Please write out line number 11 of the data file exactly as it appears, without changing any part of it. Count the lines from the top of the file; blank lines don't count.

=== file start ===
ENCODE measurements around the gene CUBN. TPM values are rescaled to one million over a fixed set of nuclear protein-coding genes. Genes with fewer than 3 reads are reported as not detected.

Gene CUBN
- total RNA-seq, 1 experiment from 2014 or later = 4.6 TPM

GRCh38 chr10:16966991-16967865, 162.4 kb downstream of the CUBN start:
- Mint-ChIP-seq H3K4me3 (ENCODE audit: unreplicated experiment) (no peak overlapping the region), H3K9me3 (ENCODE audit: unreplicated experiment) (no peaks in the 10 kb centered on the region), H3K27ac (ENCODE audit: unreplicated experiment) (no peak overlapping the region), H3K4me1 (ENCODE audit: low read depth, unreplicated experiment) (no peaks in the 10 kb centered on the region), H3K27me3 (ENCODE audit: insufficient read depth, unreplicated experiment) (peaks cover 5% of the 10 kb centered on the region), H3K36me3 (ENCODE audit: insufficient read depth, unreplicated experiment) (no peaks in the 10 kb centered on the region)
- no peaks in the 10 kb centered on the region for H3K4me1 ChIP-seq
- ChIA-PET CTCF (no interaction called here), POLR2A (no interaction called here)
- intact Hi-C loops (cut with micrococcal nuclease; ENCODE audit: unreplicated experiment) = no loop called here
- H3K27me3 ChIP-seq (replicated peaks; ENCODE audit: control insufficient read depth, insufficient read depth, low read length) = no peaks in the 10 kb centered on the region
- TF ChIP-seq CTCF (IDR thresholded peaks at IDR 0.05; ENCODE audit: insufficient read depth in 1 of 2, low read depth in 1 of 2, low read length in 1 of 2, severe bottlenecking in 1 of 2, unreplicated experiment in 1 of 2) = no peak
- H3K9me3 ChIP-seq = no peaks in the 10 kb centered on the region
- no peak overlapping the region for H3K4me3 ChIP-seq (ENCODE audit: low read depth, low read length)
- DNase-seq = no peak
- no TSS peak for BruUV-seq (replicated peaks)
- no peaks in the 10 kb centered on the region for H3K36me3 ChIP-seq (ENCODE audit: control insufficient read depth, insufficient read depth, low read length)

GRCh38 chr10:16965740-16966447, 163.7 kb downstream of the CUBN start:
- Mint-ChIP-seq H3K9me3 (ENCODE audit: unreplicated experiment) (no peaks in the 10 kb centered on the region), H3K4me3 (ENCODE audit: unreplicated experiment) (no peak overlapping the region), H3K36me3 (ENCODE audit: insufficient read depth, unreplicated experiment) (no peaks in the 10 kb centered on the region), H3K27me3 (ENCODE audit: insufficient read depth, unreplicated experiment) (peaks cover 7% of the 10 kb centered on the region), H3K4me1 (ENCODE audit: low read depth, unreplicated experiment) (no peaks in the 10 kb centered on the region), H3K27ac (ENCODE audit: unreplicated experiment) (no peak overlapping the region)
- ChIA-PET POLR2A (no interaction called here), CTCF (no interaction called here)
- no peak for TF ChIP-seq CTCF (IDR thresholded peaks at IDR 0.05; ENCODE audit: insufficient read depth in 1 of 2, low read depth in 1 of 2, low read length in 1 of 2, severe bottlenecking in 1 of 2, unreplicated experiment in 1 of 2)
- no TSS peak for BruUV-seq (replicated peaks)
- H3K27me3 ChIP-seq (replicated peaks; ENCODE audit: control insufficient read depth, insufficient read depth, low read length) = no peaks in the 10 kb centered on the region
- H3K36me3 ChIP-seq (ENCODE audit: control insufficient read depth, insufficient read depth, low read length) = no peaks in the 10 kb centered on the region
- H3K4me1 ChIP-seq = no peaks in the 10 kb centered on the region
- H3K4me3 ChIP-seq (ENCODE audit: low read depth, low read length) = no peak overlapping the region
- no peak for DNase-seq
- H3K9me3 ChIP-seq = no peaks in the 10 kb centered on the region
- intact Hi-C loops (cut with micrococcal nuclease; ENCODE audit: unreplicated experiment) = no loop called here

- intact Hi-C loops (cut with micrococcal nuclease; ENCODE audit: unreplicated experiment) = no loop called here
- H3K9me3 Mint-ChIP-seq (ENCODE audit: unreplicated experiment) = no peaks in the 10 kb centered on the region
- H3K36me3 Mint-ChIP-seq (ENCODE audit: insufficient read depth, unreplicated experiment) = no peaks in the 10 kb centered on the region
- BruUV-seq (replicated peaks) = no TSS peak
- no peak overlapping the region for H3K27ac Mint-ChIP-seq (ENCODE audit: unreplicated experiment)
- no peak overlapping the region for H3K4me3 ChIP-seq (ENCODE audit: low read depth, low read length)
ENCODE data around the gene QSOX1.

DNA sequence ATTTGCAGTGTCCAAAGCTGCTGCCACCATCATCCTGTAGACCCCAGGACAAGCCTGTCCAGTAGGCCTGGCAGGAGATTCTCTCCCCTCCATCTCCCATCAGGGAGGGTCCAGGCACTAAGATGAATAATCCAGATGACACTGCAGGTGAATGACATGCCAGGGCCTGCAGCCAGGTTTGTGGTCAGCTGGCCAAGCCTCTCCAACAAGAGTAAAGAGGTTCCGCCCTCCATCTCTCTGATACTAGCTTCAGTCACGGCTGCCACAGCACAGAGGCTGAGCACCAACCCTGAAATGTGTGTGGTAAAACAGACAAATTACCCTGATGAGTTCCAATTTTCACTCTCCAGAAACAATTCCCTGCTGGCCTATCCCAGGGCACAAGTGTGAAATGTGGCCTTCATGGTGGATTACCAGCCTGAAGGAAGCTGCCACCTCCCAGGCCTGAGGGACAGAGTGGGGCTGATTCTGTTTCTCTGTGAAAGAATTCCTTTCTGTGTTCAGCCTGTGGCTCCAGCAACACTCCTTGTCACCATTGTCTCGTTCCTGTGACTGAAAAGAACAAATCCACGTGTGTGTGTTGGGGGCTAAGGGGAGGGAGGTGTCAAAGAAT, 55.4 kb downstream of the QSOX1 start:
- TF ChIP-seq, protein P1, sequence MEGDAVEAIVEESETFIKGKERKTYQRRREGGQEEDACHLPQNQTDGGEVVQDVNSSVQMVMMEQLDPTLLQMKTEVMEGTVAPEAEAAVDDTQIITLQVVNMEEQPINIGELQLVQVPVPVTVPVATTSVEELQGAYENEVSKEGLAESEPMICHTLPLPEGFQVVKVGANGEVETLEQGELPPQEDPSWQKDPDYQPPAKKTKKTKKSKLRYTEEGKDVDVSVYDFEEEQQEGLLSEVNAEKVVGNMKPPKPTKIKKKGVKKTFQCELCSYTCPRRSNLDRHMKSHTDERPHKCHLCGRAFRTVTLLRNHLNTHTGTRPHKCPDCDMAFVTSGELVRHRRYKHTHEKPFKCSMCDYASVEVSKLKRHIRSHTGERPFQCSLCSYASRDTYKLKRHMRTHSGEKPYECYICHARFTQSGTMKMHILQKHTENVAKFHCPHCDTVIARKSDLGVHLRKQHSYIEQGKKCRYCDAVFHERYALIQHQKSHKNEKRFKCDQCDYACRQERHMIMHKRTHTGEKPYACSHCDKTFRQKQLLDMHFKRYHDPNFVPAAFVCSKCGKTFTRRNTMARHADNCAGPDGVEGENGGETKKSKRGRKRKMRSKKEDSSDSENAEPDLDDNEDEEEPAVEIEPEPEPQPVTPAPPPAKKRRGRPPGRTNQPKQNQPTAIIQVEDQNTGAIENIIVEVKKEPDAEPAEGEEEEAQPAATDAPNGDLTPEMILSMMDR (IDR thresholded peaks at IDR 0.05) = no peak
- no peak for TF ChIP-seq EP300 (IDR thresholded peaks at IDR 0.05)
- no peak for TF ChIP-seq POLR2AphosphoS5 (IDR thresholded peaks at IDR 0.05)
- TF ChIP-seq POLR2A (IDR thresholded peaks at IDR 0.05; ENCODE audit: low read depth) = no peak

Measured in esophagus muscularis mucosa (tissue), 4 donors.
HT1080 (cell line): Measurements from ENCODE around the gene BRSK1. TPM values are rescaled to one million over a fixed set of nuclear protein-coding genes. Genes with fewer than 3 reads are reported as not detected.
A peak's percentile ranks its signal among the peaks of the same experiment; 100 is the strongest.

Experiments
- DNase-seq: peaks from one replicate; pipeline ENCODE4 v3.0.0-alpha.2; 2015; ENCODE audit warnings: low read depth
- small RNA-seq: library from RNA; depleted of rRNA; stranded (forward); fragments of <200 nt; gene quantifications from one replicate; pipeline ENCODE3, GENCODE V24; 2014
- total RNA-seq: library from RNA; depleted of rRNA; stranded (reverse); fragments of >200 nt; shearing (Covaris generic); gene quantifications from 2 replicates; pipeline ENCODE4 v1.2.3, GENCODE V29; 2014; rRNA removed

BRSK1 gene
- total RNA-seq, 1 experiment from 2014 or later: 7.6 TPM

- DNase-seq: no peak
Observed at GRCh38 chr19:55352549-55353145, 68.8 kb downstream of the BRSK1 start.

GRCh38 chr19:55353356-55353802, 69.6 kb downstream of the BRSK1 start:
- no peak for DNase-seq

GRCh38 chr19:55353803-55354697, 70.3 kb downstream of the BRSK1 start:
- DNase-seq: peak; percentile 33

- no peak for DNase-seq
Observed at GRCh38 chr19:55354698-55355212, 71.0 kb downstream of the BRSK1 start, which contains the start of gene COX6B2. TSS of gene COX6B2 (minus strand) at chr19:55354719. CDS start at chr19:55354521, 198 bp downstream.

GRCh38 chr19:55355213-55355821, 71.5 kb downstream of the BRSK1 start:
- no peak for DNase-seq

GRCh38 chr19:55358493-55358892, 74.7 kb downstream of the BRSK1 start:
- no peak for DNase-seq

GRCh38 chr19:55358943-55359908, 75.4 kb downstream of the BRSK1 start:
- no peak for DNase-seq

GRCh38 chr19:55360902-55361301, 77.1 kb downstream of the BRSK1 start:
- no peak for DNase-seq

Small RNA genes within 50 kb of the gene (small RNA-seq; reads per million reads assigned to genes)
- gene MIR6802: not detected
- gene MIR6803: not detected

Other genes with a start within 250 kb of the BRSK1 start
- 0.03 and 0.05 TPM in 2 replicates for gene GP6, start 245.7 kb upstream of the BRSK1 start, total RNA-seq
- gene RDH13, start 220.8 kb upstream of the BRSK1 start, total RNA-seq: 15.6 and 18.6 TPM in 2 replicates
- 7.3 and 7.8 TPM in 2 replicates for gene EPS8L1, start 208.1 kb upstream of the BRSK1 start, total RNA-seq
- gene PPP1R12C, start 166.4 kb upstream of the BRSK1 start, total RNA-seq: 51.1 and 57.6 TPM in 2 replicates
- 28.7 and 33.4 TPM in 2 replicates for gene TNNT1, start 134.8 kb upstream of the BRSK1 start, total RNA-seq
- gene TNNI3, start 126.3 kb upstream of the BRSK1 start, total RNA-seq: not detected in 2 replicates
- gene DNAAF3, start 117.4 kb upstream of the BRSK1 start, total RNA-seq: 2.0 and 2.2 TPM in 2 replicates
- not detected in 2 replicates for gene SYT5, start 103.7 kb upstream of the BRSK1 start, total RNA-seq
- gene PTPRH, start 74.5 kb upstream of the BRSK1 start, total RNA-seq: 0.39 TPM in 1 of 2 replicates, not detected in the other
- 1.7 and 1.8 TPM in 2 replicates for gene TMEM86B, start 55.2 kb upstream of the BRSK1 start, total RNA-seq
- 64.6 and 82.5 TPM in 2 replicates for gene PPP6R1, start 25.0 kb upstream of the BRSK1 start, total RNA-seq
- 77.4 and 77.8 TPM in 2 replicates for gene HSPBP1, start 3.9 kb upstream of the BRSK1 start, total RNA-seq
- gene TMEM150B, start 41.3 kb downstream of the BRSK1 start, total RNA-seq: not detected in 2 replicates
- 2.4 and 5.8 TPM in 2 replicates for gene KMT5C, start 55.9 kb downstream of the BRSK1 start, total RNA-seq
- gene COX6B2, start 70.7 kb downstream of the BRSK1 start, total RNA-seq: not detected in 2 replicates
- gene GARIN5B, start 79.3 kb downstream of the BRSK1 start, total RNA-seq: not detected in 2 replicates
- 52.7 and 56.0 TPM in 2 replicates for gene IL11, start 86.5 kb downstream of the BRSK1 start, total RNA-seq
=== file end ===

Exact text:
- H3K9me3 ChIP-seq = no peaks in the 10 kb centered on the region